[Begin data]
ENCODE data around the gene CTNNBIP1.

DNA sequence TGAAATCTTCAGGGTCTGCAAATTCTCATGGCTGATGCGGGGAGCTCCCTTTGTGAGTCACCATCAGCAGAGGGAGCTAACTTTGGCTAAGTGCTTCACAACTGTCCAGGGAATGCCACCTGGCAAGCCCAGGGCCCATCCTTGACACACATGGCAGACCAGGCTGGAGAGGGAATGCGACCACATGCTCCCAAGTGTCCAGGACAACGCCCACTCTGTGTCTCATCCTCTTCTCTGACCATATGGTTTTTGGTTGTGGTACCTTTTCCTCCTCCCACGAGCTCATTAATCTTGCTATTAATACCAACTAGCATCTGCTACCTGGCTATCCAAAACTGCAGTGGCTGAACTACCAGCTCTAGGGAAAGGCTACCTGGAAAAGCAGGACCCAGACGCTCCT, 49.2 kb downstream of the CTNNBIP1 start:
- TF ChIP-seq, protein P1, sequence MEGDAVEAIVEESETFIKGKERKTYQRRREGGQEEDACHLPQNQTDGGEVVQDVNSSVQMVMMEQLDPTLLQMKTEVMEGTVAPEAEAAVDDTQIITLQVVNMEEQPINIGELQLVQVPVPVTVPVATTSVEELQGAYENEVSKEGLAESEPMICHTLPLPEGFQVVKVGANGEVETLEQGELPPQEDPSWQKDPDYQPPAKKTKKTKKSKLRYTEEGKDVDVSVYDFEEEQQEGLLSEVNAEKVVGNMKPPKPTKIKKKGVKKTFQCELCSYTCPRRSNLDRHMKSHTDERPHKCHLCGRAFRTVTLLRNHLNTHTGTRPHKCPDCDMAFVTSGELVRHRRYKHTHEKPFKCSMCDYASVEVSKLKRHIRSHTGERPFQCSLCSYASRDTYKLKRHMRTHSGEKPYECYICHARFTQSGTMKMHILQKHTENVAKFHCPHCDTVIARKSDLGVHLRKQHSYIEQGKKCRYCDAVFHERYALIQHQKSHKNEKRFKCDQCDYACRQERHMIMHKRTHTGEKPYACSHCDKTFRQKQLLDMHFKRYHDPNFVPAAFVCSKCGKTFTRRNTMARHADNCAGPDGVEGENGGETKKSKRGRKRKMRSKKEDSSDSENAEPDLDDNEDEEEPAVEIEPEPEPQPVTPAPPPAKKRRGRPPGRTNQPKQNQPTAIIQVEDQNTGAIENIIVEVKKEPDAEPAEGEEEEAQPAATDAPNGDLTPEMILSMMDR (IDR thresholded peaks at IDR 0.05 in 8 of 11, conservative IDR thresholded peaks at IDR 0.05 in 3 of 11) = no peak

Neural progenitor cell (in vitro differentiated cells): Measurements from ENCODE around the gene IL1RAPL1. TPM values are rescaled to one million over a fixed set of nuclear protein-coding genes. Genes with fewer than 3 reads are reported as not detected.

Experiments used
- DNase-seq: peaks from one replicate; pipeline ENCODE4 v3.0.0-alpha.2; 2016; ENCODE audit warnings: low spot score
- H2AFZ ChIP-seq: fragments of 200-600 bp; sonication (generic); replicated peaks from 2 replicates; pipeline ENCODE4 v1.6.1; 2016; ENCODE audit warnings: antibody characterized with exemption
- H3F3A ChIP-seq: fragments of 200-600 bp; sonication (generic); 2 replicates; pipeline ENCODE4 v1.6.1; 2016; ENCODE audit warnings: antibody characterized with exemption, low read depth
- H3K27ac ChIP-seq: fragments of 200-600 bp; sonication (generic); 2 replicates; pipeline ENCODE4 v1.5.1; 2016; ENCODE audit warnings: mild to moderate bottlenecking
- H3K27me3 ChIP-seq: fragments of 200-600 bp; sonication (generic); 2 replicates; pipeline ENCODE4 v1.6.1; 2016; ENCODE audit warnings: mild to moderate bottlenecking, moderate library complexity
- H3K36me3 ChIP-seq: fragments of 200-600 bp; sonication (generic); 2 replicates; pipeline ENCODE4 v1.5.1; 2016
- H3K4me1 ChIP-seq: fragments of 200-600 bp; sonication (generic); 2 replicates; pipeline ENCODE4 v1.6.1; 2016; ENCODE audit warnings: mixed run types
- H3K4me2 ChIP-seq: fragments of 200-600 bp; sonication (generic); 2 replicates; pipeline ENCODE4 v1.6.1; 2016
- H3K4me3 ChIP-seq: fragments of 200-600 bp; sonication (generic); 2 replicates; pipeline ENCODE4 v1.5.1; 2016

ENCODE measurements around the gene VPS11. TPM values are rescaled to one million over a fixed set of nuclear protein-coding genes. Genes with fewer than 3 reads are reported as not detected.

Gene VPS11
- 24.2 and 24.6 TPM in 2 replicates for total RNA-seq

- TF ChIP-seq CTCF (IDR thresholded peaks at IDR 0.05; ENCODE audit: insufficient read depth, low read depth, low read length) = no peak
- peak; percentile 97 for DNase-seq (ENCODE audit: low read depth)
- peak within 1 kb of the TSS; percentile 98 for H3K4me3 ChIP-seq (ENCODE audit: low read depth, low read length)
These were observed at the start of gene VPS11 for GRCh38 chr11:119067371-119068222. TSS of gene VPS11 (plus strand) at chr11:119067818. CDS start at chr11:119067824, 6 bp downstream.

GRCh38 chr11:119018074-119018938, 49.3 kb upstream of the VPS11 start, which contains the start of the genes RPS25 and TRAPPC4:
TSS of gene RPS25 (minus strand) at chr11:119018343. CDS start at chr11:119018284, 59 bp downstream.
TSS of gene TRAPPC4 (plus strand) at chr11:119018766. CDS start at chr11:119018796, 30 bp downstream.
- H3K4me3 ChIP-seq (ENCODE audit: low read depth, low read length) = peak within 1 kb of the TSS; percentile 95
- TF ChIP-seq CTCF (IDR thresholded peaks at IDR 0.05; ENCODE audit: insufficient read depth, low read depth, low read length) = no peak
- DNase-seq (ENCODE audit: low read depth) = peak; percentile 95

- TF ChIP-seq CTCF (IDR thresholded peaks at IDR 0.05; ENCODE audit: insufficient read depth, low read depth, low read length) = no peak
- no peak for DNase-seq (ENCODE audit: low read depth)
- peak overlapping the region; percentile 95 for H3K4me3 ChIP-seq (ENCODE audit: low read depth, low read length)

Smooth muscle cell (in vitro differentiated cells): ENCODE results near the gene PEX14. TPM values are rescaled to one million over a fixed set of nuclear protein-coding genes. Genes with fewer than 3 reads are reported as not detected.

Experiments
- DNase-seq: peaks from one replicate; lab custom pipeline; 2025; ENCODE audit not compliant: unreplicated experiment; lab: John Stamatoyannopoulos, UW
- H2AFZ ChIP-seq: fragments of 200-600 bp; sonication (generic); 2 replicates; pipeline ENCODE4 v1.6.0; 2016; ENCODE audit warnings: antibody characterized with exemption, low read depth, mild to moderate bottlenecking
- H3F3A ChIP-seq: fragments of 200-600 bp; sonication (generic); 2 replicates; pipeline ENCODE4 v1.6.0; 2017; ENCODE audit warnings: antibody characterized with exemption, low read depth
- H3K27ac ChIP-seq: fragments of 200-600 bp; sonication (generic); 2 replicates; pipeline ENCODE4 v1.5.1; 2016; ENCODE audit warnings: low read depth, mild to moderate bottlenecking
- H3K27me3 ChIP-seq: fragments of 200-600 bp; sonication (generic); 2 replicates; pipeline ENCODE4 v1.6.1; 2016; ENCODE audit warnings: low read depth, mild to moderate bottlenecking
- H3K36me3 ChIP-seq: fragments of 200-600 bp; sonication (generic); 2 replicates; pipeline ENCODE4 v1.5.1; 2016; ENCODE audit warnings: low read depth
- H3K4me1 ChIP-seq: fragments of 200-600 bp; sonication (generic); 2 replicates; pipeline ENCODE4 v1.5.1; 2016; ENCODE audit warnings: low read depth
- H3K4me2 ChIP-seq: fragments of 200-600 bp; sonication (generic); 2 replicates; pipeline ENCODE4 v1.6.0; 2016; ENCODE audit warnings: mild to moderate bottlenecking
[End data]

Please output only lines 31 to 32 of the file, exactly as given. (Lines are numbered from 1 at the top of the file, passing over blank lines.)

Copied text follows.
Smooth muscle cell (in vitro differentiated cells): ENCODE results near the gene PEX14. TPM values are rescaled to one million over a fixed set of nuclear protein-coding genes. Genes with fewer than 3 reads are reported as not detected.

Experiments